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Exploiting Art: The Pictures in Bernard Shaw's Plays STANLEY WEINTRAUB • THROUGHOUT A LONG LIFETIME Bernard Shaw remained intensely interested in the visual arts, and exploited his familiarity with English and Continental art in his plays. A new dimension emerges when Shavian drama is examined through this lens. A century ago, when English painting was still suffering from the blight of the sentimental academic subject picture, and Ireland was culturally at least a generation behind, the young Bernard Shaw could have been guaranteed a surfeit of subject paintings in Dublin. When he left for London at twenty, in 1876, the art which English galleries found saleable, despite the inroads of PreRaphaelitism , was much the same. Victorian religiosity and humanitarianist idealism encouraged production of the overloaded anecdote or genteel landscape, and Shaw's early dramatic settings could not help but be influenced, even when he intended to use a scene ironically, by what English eyes were accustomed to encountering in art. In the final stage directions in Candida (1894), for example, young Marchbanks, spurned, turns to Candida and her husband for the last time, and ~'She takes his face in her hands; and as he divines her intention andfalls on his knees, she kisses his forehead" In his tableau Shaw was parodying the sentimental Victorian anecdote in painting, although his first audiences, aware only of the artistic genre, took it straight. (In The Devits Disciple, the first act includes a Reading of the Will - an obvious grouping of people for a Royal Academy set piece.) In the last act the scene of Dick Dudgeon mounting the scaffold owes much, as Shaw confessed, to dramatizations 215 216 STANLEY WEINTRAUB of Dickens' A Tale of Two Cities, but perhaps even more to Frederick Barnard's popular painting, Sydney Carton, UA Tale of Two Cities:>" ex.. hibited at the Royal Academy in 1882 and much reproduced.l When Vivie Warren, in Mrs. Warren's Profession, draws aside the curtains of her window and proclaims, "What a beautiful night!" Shaw's stage directions add, HThe landscape is seen bathed in the radiance ofthe harvest moon rising over Blackdown." It may be no coincidence that Frederick Leighton 's Summer Moon - which fits the description - was exhibited in London shortly before Shaw wrote the play. G.B.S. always did his homework before writing a scene, even researching American Civil War memoirs as preparation for a play in which war would playa part, Arms and the Man. He was thus quick to respond to his critic-friend William Archer, who reviewed the play unfavorably , "Do you think war is any less terrible & heroic in its reality - on its seamy side, as you would say - than it is in the visions of Raina & of the critics who know it from the e!1gravings of Elizabeth Thompson's pictures in the Regent St. shop windows?"2 Elizabeth Thompson (Lady Butler), was famous for her obsessively detailed paintings of British feats of arms during the Napoleonic and Crimean wars: Shaw's play was at least in part a response to her sentimental pictures, one of which, The Roll Call (1874) was purchased by Queen Victoria. But there were certainly others Shaw had in mind as well, as he suggests in the opening stage directions of the later Man of Destiny, where he describes Napoleon as having been "trained in the artillery under the old regime . ... Cannonading is his technical speciality . .. dignifying war with the noise and smoke ofcannon, as depicted in all militaryportraits. " The romanticizers ofwar were only slightly less numerous than its casualties. Sometimes in Shavian drama a painting seems displayed perfunctorily , as in Dr. Paramore's reception room in The Philanderer (written in 1893), where. a framed reproduction of Rembrandt's The Anatomy Lesson is hanging on the wall above a cabinet containing "anatomical preparations." It is the obvious work for the location. But later in the scene Leonard Charteris "strolls across to the cabinet; and pretends to study the Rembrandt . .. , so as to be asfar out ofJulia's reach as possible." As the dialogue develops, he is "still contemplating Rembrandt." The picture has no more than its obvious relationship to a physician's office, but it is there...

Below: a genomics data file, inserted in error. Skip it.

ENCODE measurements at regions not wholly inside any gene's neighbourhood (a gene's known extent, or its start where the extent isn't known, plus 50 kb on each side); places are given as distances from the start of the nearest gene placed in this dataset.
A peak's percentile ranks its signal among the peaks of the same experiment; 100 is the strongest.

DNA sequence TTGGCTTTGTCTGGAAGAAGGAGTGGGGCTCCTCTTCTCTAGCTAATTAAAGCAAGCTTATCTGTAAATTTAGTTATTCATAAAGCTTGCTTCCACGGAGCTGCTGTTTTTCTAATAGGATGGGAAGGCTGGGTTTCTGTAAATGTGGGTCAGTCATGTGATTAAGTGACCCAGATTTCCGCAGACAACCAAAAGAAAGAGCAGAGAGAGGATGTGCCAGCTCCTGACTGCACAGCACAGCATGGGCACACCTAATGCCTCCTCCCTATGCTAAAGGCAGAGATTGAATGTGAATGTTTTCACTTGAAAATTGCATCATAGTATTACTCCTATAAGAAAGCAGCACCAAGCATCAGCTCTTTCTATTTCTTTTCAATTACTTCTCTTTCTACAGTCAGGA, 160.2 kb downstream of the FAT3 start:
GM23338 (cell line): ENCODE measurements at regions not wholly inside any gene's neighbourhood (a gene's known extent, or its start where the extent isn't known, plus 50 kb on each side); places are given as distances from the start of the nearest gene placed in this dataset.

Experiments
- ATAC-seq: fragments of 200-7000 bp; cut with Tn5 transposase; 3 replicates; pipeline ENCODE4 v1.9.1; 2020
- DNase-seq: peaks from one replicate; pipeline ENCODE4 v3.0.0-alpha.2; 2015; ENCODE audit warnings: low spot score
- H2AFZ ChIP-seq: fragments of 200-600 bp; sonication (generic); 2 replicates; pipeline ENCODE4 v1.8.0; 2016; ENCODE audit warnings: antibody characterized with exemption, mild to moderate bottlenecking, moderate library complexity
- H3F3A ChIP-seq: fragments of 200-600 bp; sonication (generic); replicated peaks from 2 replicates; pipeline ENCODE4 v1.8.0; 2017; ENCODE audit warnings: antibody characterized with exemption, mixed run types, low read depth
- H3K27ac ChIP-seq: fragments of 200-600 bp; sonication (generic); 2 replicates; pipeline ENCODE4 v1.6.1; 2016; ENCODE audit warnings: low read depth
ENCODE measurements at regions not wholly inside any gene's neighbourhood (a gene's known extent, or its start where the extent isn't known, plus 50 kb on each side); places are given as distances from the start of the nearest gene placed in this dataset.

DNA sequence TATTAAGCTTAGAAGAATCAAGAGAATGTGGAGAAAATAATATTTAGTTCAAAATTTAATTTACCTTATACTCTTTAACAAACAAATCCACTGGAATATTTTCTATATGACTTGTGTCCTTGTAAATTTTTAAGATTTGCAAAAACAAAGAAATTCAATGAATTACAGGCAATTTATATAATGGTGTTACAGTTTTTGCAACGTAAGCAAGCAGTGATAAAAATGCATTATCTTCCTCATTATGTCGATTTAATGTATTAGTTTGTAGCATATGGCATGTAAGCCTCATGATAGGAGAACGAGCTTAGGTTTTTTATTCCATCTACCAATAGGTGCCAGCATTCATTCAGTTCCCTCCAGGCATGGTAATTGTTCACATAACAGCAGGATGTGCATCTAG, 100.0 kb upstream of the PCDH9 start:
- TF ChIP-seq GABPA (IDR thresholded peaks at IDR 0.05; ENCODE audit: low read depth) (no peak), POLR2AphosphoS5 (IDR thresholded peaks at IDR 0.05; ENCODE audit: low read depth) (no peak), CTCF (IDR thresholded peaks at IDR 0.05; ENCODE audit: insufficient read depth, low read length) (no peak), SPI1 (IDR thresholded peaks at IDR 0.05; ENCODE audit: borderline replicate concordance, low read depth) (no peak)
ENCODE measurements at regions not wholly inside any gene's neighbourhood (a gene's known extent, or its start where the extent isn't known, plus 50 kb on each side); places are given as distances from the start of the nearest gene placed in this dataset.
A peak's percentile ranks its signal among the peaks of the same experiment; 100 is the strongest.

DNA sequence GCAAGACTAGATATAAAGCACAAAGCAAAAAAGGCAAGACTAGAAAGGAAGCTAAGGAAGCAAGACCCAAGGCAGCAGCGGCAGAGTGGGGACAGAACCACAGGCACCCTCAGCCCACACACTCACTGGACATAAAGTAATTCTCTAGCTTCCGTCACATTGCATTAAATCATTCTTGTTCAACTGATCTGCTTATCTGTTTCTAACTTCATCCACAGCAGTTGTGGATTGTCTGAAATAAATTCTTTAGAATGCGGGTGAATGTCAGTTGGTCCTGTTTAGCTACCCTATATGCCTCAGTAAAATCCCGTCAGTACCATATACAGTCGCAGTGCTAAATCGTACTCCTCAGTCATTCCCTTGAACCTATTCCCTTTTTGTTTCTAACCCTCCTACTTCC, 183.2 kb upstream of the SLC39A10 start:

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pp. 215-238
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